There is nothing wrong with a good formula. I read an article a while ago that said something to the effect of “There are only seven stories, and we’ve been reading and watching them over and over for hundreds of years.” (There are also, like, 5 characters types which are the 5 personalities in detention in a 1984 movie directed by John Hughes even the other characters in the movie fall into the categories depicted by the main cast, but that’s a different blog post.)
For example, Star Wars and Harry Potter are the same story. It’s the Over Coming the Monster story, the Hero’s quest. The Wizard of Oz and The Hobbit are “voyage and return” stories. These stories have the same plot outlines, and comparisons can be drawn between these, but taking a step back and digesting the stories as whole pieces instead of just the bones, the stories are dramatically different. Harry and Luke Skywalker both go on a quest to defeat the world’s biggest evil of the time, but the story stories differ dramatically as to how the authors get their main characters there. Shrek also falls into this category, but I think we can all agree that Shrek and Harry Potter are a little bit different.
So when does this become problematic in my opinion?
I read mostly YA literature. Quite a bit of it tends to fall into troupes and can become formulaic to a fault after a while. It feels like you’re reading the same book over and over.
I feel that this is a huge issue with YA fantasy, it’s basically the same plot with little deviation between series. It feels, to me, that if I read one high fantasy YA novel, I’ve read all of them, only the character names are different. The same things happen: a parent dies, the teenage child must defend the dead parent’s honor, with an unlikely companion they go off on an adventure, the main character finds out they have some kind of power, but not only that they have the STRONGEST power that has been seen in a long time if ever. It can get boring kind of quickly if I read enough of them. It’s the Defeat the Monster, Hero’s quest story, but unlike Star Wars and Harry Potter, it feels like the same story.
Does that make sense?
I mentioned this is my review of Frostblood, that it had most of not all of the same elements of Hunted but pulled them off better. The two stories follow almost the exact same storyline. Even the amount of traveling between places and going back to certain places is very similar. There are a few substitutes and a little bit of a change of scenery, but they read almost identically.
I sure that there are people who can look at Harry Potter and Star Wars and say the same thing, but I don’t see Harry Potter as Star Wars if there were wizards. There are different elements that make each of those stories uniquely those stories that aren’t just the character names. One that stands out to me is that Harry isn’t naturally super talented having never picked up a wand. He is talented, and has a great deal of natural talent but isn’t out of the Dursley’s and casting Patronus charms. He has to work for it and does work for it. Many things come easy, but he works for it sometimes reluctantly. Luke is given a Lightsaber after coming off the moisture farm is the greatest of all time, and he’s pretty into it the whole time.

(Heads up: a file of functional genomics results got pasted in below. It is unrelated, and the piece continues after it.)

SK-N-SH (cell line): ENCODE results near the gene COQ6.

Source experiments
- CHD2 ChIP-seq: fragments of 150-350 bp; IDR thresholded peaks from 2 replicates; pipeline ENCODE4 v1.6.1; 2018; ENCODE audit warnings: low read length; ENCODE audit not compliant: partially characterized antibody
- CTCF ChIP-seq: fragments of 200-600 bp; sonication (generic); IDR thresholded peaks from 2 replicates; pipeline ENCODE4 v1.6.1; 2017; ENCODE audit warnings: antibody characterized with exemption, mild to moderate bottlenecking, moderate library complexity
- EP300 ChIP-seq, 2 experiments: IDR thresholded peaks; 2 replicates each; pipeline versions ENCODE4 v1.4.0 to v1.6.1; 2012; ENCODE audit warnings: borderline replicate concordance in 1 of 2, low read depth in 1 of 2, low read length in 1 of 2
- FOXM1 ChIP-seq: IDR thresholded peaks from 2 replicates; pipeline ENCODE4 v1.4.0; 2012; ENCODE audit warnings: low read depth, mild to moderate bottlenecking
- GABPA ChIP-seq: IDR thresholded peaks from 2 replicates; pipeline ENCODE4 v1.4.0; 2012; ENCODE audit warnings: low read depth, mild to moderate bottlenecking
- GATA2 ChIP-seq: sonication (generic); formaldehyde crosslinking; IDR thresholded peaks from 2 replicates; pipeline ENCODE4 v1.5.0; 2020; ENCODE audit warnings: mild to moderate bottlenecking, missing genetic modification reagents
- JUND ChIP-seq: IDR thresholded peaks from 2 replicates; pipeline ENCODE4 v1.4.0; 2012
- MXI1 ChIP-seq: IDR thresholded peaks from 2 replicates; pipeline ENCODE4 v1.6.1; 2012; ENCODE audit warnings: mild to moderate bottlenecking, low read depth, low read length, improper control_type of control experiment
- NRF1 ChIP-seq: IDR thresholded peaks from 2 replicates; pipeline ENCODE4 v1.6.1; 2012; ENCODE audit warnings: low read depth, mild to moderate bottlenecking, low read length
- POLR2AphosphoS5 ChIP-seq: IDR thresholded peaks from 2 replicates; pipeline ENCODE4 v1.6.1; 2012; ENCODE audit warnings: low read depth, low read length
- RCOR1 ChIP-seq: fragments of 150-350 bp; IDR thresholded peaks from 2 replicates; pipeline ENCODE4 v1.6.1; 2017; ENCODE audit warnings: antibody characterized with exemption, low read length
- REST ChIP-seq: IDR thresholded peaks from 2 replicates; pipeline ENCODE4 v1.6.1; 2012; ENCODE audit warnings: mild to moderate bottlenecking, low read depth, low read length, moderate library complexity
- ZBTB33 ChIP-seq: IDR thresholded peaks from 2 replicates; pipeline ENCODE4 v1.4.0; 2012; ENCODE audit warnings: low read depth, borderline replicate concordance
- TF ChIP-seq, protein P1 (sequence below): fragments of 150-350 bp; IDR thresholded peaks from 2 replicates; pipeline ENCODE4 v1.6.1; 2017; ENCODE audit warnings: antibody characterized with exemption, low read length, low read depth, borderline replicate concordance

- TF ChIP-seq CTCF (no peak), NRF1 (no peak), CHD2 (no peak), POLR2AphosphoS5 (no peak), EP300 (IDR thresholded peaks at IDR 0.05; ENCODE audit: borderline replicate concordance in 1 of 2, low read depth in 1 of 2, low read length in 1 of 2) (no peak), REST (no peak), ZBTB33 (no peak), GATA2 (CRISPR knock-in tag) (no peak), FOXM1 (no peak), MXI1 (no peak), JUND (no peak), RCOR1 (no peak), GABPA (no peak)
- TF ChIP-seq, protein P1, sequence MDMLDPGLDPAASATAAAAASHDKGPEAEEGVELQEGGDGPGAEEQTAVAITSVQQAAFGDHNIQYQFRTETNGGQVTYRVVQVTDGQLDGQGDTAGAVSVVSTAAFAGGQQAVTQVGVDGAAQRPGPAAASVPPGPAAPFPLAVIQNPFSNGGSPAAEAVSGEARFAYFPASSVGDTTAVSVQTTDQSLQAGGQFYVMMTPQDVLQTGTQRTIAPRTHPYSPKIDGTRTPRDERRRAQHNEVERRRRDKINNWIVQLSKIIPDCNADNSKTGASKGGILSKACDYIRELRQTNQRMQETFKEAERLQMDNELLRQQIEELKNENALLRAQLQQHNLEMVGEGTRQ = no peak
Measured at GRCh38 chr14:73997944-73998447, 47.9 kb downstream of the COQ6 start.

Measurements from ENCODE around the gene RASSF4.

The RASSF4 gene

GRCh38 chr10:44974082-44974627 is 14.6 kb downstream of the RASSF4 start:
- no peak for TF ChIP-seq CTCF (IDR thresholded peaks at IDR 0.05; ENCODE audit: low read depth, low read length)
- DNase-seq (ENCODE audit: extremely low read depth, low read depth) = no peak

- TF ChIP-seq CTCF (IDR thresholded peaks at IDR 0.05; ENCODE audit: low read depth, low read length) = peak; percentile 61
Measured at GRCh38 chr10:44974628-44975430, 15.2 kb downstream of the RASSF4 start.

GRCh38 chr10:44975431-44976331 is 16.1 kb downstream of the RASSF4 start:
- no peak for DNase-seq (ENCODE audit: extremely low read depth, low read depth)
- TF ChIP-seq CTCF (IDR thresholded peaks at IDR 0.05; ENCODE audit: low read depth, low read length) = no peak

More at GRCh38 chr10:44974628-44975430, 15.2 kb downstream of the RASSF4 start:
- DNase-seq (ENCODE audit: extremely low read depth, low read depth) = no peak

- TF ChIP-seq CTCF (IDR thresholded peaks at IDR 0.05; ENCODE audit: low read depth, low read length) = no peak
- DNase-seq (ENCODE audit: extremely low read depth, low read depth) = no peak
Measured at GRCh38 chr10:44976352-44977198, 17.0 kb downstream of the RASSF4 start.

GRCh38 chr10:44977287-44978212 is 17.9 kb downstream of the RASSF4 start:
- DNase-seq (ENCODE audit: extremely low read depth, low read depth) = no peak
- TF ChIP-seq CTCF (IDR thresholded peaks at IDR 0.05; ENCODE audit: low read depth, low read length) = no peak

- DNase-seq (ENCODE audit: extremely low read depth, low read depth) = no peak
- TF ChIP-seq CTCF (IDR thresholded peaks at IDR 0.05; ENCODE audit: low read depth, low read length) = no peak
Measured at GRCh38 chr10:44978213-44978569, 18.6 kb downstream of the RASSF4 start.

Reading Hunted and Frostblood I felt like I was reading the same book, and I honestly feel that way when reading a lot of YA fantasy novels. They rely too heavily on the formula and don’t create enough originality. It’s hard to separate the stories. I feel like I should mention that it’s not the writing that’s the problem. Both books are very well written, the authors are incredibly talented.
Fantasy is a genre that I could never write. There’s a lot that goes into it, world building isn’t a strong point of mine. As much as I would love to be talented enough to write something like either of the two books I’ve mentioned, I don’t have the writing chops. I know a lot of work goes into creating the world, but I feel like the basic formula needs to be built upon to get that one of a kind fantasy story that stands out in a world drowning in YA fantasy stories.
I also read a lot of YA romance, and a lot by the same author, many of those books are set in the same town. Although many follow the same or very similar storylines, I don’t feel like I’m reading the same book except one character really loves french fries and one loves music. These kinds of books can fall into troupe instead of storyline very quickly too. I’ve been lucky in being able to find books that are just different enough to feel like different books.
What is it about YA fantasy that makes it feel so formulaic? Is it that there have been so many in a short period of time that they drown each other out?
What do you think? Do you feel like some genres fall too hard on the formula and not enough on making it different?
Until next time Internet,